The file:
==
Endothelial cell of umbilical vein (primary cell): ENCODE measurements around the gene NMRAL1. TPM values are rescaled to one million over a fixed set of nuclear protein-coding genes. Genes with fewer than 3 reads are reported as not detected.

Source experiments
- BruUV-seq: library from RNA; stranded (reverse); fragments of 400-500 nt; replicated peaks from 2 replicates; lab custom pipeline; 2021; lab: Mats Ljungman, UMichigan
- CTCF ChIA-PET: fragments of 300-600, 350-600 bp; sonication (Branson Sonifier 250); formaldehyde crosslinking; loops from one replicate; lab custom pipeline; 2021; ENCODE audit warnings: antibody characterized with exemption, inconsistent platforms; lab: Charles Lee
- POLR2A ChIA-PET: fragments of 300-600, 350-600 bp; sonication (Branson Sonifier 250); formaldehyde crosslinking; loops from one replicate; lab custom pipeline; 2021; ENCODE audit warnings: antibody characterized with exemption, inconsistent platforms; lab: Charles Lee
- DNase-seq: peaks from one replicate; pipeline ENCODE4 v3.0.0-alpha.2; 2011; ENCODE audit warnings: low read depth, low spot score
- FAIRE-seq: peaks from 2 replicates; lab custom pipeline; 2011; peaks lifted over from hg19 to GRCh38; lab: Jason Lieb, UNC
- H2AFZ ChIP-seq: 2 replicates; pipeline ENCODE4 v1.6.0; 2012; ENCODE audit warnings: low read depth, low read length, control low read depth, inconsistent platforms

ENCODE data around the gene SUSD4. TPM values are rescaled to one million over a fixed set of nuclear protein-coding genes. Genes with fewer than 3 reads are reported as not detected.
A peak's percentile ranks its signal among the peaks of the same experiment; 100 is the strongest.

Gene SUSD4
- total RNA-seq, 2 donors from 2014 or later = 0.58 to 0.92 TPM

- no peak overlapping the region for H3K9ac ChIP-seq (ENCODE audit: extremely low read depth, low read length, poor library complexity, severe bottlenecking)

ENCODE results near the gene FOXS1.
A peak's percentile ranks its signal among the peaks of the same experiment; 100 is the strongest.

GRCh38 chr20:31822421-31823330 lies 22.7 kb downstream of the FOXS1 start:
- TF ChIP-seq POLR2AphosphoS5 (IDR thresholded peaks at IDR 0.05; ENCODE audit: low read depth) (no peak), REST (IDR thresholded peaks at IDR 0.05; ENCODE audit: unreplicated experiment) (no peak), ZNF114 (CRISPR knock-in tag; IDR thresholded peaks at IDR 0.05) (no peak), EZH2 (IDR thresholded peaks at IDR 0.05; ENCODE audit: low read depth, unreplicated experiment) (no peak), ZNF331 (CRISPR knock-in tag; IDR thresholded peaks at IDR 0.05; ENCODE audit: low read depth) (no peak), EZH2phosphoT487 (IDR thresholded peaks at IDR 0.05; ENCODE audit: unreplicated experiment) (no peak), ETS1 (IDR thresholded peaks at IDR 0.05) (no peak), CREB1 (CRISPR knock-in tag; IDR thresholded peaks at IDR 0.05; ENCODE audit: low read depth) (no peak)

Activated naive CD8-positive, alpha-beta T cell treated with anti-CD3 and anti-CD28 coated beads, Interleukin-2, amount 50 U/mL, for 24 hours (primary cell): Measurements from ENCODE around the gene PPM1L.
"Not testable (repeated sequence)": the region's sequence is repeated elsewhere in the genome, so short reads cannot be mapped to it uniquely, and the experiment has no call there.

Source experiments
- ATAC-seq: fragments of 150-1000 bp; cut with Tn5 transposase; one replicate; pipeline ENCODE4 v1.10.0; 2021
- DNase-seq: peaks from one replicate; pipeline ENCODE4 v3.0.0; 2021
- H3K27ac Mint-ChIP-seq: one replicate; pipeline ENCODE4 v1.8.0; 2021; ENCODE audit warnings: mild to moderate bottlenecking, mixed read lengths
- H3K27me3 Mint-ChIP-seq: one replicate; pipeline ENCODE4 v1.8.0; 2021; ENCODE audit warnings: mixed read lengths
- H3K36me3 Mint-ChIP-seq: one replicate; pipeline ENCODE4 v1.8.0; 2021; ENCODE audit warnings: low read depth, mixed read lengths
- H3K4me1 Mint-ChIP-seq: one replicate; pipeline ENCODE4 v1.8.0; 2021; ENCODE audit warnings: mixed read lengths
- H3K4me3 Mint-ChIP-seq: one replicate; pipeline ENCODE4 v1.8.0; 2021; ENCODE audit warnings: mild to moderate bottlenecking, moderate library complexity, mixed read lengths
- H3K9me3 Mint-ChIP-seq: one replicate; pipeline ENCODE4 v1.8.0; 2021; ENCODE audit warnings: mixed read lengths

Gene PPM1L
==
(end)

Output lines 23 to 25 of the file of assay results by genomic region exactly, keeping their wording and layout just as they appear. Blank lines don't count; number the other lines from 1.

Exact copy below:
- H3K27ac Mint-ChIP-seq: one replicate; pipeline ENCODE4 v1.8.0; 2021; ENCODE audit warnings: mild to moderate bottlenecking, mixed read lengths
- H3K27me3 Mint-ChIP-seq: one replicate; pipeline ENCODE4 v1.8.0; 2021; ENCODE audit warnings: mixed read lengths
- H3K36me3 Mint-ChIP-seq: one replicate; pipeline ENCODE4 v1.8.0; 2021; ENCODE audit warnings: low read depth, mixed read lengths